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Force Sensitive Resistor Round 0.5

The 0.5" force sensitive resistor (FSR) is a quick way to measure pressure, and is very easy to setup. The FSR varies its resistance depending on how much pressure is applied to the sensing area. The greater the force, the lower the resistance. When measured with a multimeter, the sensor has a resistance of greater than 1MΩ when no pressure is applied.

As an example, we'll measure the force on the resistor using an Arduino Uno and a simple voltage divider circuit.


The value of 27kΩ was chosen to give the output voltage the greatest "sweep" from 0-5V, assuming that the sensing range (resistance sweep) of the sensor is 0-100kΩ. The sensor is soldered to jumper wires and another (27kΩ) resistor, with the output voltage connected to A0 of the Uno. If you're new to soldering, be sure to read the Soldering 101 Tutorial.

Using this circuit, we can simply read the Analog 0 input, and the Arduino will return a value somewhere between 0 and 1023, with 1023 representing 5V. The value decreases when pressure is applied to the sensor. This proves that the circuit is working, but what if we want to calculate the resistance value of the sensor? We can find this using the equation for a voltage divider:

VO / VI = Rfsr / (R1 + Rfsr)

In this case, the Arduino is measuring VO. Since its output is 0-1023, with 1023 representing 5V, we can replace VI with 1023. Also, since we know that the value of R1 is 27kΩ, this equation becomes:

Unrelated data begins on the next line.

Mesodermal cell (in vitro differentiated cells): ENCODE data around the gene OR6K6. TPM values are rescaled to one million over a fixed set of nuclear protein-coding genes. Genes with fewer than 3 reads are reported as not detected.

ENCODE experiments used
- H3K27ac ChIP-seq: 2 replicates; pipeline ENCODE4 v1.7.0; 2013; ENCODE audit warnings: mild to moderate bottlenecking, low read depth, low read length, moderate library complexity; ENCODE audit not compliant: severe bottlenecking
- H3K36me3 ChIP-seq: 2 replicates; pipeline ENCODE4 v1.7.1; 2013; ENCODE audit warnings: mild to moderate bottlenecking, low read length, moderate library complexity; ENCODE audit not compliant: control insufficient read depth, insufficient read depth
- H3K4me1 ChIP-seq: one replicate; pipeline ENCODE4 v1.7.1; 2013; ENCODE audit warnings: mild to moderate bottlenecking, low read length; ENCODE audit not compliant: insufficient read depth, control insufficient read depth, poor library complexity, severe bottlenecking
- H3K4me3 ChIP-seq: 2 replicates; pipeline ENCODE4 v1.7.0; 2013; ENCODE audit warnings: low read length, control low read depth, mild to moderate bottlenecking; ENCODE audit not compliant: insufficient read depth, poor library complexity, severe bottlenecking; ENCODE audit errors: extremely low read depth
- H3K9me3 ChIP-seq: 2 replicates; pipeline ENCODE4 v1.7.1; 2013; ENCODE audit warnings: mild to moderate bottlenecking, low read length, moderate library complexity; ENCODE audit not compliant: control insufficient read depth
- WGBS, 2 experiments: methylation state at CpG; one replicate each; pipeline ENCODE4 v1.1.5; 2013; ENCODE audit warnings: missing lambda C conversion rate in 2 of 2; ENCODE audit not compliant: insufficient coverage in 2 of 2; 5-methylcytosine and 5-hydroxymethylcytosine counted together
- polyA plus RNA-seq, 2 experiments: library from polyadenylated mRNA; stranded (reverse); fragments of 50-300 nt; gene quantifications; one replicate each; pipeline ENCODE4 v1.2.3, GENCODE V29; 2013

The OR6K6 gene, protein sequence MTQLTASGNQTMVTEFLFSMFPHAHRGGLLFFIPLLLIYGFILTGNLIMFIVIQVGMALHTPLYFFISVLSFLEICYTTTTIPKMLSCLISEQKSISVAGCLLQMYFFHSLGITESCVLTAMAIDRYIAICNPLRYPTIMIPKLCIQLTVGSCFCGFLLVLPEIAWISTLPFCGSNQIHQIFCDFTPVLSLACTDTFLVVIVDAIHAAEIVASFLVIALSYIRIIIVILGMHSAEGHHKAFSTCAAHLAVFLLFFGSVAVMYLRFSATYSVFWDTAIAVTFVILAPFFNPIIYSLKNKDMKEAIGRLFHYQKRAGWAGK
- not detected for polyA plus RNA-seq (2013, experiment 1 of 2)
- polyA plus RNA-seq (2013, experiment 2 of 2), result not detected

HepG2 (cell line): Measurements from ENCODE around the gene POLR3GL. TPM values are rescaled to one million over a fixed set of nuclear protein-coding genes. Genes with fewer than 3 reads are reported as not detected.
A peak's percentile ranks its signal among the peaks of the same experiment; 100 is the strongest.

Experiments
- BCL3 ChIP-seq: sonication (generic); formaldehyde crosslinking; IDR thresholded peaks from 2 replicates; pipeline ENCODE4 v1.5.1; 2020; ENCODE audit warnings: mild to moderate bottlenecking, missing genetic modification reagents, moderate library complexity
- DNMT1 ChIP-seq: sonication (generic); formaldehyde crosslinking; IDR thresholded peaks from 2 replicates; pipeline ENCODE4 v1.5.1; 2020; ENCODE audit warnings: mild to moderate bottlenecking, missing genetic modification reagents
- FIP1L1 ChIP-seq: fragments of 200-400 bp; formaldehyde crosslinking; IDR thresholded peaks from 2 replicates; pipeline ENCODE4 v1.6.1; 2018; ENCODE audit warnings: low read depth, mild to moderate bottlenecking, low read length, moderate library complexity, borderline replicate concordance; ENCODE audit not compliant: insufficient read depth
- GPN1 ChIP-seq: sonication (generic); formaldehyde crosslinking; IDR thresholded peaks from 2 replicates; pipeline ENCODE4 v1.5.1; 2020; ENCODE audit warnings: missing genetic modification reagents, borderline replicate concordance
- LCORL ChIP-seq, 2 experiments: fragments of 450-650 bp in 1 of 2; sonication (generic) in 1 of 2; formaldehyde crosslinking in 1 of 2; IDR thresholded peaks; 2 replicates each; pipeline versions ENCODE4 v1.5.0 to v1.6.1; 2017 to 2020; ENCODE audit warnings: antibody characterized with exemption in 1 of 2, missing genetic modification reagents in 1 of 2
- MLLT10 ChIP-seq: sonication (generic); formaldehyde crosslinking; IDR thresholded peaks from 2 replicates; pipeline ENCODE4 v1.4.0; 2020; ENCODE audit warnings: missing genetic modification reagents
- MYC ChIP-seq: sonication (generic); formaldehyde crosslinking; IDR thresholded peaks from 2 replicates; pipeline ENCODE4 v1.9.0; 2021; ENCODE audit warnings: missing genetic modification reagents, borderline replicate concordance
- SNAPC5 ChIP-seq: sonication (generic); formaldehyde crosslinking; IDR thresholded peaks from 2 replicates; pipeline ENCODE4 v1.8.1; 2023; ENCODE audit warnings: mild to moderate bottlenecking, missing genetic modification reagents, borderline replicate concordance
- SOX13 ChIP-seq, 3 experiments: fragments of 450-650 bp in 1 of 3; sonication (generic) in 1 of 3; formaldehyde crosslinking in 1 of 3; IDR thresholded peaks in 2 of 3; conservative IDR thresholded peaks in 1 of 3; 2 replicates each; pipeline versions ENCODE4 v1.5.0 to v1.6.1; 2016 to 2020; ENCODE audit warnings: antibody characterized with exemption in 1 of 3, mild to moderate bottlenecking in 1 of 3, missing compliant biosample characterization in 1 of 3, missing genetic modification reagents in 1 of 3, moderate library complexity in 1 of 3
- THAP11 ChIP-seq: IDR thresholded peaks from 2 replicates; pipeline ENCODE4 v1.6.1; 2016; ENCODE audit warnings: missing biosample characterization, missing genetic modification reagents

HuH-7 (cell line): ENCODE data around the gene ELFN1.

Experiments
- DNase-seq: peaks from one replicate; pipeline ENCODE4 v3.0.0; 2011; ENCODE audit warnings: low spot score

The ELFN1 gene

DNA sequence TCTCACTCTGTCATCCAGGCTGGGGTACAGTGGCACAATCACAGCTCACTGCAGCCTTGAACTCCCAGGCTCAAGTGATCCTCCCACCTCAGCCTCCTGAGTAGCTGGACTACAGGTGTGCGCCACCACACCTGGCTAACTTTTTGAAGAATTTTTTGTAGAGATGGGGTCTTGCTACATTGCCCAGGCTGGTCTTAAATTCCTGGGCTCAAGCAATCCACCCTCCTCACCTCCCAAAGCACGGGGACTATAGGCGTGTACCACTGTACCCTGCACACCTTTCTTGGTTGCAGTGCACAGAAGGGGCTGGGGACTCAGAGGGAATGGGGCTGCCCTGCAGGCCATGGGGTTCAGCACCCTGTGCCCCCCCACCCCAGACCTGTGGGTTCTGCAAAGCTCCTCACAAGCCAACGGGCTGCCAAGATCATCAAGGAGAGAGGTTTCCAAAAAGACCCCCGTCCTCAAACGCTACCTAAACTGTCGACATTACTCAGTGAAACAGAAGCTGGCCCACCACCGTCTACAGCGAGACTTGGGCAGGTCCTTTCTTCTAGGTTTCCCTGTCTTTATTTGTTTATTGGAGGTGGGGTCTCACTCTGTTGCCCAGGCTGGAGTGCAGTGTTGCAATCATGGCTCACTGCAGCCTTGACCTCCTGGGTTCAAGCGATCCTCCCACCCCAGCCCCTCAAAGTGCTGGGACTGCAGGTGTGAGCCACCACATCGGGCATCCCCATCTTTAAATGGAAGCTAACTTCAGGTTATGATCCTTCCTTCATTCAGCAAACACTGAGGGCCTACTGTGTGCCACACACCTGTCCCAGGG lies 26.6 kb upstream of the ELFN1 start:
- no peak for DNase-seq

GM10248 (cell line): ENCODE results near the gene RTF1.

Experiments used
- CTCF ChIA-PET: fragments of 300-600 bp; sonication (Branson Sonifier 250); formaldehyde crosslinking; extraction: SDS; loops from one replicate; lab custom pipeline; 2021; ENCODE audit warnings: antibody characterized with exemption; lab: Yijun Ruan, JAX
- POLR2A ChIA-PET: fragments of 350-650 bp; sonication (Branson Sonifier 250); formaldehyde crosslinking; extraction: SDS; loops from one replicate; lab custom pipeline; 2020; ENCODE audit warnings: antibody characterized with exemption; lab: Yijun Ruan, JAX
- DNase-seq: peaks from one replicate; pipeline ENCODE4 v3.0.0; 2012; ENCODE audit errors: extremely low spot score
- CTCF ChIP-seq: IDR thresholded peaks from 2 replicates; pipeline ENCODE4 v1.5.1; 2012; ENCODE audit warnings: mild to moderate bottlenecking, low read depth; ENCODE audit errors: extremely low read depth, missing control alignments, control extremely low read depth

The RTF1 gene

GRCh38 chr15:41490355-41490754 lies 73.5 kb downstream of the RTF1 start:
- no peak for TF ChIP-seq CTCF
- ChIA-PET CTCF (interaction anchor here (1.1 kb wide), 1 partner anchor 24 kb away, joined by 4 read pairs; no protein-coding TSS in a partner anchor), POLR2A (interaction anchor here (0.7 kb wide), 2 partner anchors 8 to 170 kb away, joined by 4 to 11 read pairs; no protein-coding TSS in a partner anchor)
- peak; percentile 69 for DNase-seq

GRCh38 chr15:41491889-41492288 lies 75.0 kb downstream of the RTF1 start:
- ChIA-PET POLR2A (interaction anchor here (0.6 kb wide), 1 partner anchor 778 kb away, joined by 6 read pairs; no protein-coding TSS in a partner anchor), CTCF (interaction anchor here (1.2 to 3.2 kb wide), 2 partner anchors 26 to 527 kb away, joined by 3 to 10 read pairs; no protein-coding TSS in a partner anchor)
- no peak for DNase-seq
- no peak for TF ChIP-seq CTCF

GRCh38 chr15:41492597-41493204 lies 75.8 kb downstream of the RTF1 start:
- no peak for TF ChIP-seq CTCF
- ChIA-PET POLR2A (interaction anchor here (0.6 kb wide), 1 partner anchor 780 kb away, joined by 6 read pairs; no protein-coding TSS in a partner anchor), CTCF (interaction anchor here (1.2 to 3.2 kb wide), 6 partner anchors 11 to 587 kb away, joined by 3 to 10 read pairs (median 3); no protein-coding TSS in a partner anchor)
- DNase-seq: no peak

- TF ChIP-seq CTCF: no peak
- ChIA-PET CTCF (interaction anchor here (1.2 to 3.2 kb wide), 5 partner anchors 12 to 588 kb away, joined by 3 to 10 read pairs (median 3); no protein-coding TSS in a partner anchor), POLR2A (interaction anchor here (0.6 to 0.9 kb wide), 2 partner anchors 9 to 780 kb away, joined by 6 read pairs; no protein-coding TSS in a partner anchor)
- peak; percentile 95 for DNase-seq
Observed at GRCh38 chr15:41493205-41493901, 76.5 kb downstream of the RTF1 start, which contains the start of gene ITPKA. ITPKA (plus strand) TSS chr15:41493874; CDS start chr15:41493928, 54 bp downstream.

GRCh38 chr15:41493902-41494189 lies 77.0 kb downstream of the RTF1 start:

VO / 1023 = Rfsr / (27000 + Rfsr)

Solving for Rfsr using a bit of algebra, we find:

Rfsr = (26.4 * VO) / (1 - (VO / 1023))

Note that this equation for Rfsr only works for the 27kΩ resistor value of R1. We can now plug this in to our Arduino sketch, using the value read from A0 as VO, and print out the resistance of the FSR.

// Example Sketch for the 0.5" Force Sensitive Resistor
// 3/17/11
// Set up the FSR as R2 of voltage divider circuit with R1 a value of 27k
// Vout connected to Analog input 0
// Prints resistance value of FSR
// WARNING: Resistance value only valid for 27k resistor if using a different
// value, use the equation
//    x = (Rfsr/(R1+Rfsr))*1023
// where x is the value from A0, and R1 is the non-FSR resistor, to find the 
// FSR resistance in Ohms. 
// To find the actual weight applied to the sensor, refer to the graph on page
// 5 of the datasheet (theoretical values only!) or calibrate the circuit using
// of a known weight. 


#define FORCE 0

float value = 0;
float resistance = 0;

void setup()
  Serial.println("0.5\" Force Sensitive Resistor Test");

void loop()
  value = analogRead(FORCE);
  resistance = ((26.4 * value)/(1-(value/1023.0)));

This sketch will print the approximate resistance of the FSR in order to translate this resistance into the actual force applied. You can reference the graph on page five of the FSR datasheet:

Please note, however, that the actual force applied to the resistor depends heavily on the particular implementation and the tolerance of the specific FSR you're using. In order to determine an actual weight, it is recommended that you calibrate the sensor with a known force in order to form an empirical force/resistance curve. Otherwise, this sensor is great for detecting things like weight shift and relative force.

Comments 3 comments

  • Looks pretty linear to me from say 50 grams all the way to 10000 on this log log plot.

    Given that, the coefficients in the exponential relationship can be determined.

    Then, below 50 grams, a higher order relationship exists.

  • If I wanted to use these as a pressure sensitive MIDI controller, what are some good resources on filtering the input curve to make it more linear, and then mapping that value to a range of 0-127?

    • DId you manage to make it work? I ’m making a similar project and i m thinking of using it as a note on switch and using the pressure as velocity. I prefer to use it only with 5 values in pressure and not as linear.